Brown (1964) notes that while the type locality for A. cameroni was given by Forel (1915) as "Cap Saint-Roque", Brazil, this is apparently in error; the true type locality is probably San Roque, Spain, near Gibraltar. Brown treated A. cameroni as a junior synonym of A. ghilianii. Forel had suggested a close relationship between these two species, stating that they differed in the shape of the petiolar scale and width of the head. However these differences are apparently of little taxonomic significance and the two taxa are considered to belong to a single species.



References based on Global Ant Biodiversity Informatics

  • André, E.. "Species des Hyménoptères d'Europe et d'Algérie. Les fourmis." in: André, Edm. 1881-1886. Species des Hyménoptères d'Europe et d'Algérie. Tome Deuxième. Beaune: Edmond André, 919 + 48 pp. Tomo II (1881): 1016.
  • Borowiec L. 2014. Catalogue of ants of Europe, the Mediterranean Basin and adjacent regions (Hymenoptera: Formicidae). Genus (Wroclaw) 25(1-2): 1-340.
  • Brown Jr., W.L. 1978. Contributions toward a reclassification of the Formicidae. Part VI. Ponerinae, Tribe Ponerini, Subtribe Odontomachiti, Section B. Genus Anochetus and Bibliography. Studia Entomologia 20(1-4): 549-XXX
  • Brown W. L. Jr. 1964. Synonymy and variation of some species of the ant genus Anochetus. Journal of the Kansas Entomological Society 37: 212-215.
  • Brown W. L., Jr. 1964. Synonymy and variation of some species of the ant genus Anochetus. J. Kans. Entomol. Soc. 37: 212-215.
  • Cagniant, H. 2006. Liste actualisée des fourmis du Maroc. Myrmecologische Nachrichten 8: 193-200.
  • Cagniant, H.. "Liste actualisee des fourmis du Maroc (Hymenoptera: Formicidae)." Myrmecologische Nachrichten 8 (2006): 193-200.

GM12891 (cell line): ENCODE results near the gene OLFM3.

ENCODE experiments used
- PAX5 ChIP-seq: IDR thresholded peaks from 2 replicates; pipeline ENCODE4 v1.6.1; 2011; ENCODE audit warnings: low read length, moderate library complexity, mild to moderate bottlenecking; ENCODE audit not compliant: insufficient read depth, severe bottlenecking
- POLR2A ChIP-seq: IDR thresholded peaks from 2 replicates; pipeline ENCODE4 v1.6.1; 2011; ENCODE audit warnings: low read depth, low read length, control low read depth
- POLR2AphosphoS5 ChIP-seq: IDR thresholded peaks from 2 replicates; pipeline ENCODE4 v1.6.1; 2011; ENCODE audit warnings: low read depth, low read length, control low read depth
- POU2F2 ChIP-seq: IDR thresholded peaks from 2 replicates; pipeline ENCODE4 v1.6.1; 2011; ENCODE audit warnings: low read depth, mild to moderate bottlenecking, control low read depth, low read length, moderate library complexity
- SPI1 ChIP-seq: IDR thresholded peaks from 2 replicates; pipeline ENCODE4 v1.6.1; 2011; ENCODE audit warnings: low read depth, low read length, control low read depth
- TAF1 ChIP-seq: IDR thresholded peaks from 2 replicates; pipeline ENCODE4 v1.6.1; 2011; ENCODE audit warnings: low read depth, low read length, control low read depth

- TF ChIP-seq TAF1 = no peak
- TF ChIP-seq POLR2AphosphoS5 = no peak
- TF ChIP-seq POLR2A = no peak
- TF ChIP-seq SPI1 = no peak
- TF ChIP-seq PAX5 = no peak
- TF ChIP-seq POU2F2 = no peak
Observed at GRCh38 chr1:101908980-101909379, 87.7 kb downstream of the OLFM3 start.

• Cagniant, H.. "Étude de quelques fourmis marocaines. Statistique provisoire des Formicidae du Maroc." Bulletin de la Société d' Histoire naturelle de l' Afrique du Nord 53 (1964): 83-118.
  • Emery C. 1911. Hymenoptera. Fam. Formicidae. Subfam. Ponerinae. Genera Insectorum 118: 1-125.
  • Emery, C., and A. Forel. "Catalogue des Formicides d'Europe." Mitteilungen der Schweirzerischen Entomologischen Gesellschaft 5 (1879): 441-481.
  • Emery, C.. "Beiträge zur Monographie der Formiciden des paläarktischen Faunengebietes. (Hym.) Teil VIII. Ponerinae." Deutsche Entomologische Zeitschrift 1909 (1909): 355-376.
  • Emery, C.. "Hymenoptera. Fam. Formicidae. Subfam. Ponerinae." en Wytsman, P. "Genera Insectorum" 118 (1911): 1-124.
  • Forel A. 1915. Formicides d'Afrique et d'Amérique nouveaux ou peu connus. IIe partie. Bulletin de la Société Vaudoise des Sciences Naturelles. 50: 335-364.
  • Kirchner, L.. "Catalogus Hymenopterorum Europae." Viena (1867).
  • Kugler J., and A. Ionescu. 2007. Anochetus bytinskii, a new ant species from Israel (Hymenoptera: Formicidae).Israel Journal of Entomology 37: 287-298.
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  • Mayr, G.. "Formicidarum index synonymicus." Verhandlungen der Kaiserlich-Königlichen Zoologisch-Botanischen Gesellschaft in Wien 13 (1863): 385-460.
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  • Roger, J.. "Beiträge zur Kenntniss der Ameisenfauna der Mittelmeerländer. I." Berliner Entomologische Zeitschrift 3 (1859): 225-259.
  • Roger, J.. "Die Ponera-artigen Ameisen." Berliner Entomologische Zeitschrift 4 (1860): 278-312.
  • Santschi, F.. "Inventa entomologica itineris Hispanici et Maroccani, quod a. 1926 fecerunt Harald et Håkan Lindberg. Fourmis du Bassin Méditerranéen occidental et du Maroc récoltées par MM. Lindberg." Societas Scientiarum Fennica (Helsingfors) 3 (14) (1931): 1-13.
  • Saunders, E.. "Aculeate Hymenoptera collected by J. J. Walker, at Gibraltar and in North Africa. (Part I - Heterogyna)." Entomologists' Monthly Magazine XXVI (1890): 201-206 y 289-291.